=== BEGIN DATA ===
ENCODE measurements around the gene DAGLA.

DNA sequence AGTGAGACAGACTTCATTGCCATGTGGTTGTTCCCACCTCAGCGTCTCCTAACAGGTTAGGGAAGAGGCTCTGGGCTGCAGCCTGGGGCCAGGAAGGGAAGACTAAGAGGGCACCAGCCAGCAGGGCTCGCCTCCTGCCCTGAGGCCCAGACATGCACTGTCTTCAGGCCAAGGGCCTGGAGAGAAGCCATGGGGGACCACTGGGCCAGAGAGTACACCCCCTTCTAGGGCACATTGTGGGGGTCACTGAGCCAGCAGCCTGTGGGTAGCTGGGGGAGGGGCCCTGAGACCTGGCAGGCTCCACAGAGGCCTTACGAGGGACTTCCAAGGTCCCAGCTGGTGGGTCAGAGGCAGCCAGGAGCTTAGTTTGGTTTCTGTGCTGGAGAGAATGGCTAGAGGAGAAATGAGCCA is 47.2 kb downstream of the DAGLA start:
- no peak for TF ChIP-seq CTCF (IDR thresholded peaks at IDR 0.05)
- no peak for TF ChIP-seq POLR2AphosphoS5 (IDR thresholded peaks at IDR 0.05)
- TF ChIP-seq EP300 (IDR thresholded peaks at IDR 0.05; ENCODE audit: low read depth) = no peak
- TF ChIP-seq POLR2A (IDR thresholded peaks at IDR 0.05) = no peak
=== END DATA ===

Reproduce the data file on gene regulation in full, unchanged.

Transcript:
ENCODE measurements around the gene DAGLA.

DNA sequence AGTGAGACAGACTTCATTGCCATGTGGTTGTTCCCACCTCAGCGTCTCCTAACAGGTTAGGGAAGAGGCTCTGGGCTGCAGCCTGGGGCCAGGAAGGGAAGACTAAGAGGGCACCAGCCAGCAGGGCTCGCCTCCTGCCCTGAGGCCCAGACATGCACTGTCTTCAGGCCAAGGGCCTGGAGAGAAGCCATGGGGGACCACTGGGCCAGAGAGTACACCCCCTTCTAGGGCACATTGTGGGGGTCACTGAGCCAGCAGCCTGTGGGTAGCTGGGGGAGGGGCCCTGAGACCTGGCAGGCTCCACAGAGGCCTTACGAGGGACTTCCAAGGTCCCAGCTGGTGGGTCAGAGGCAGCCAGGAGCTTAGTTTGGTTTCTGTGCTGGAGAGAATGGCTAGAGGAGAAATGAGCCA is 47.2 kb downstream of the DAGLA start:
- no peak for TF ChIP-seq CTCF (IDR thresholded peaks at IDR 0.05)
- no peak for TF ChIP-seq POLR2AphosphoS5 (IDR thresholded peaks at IDR 0.05)
- TF ChIP-seq EP300 (IDR thresholded peaks at IDR 0.05; ENCODE audit: low read depth) = no peak
- TF ChIP-seq POLR2A (IDR thresholded peaks at IDR 0.05) = no peak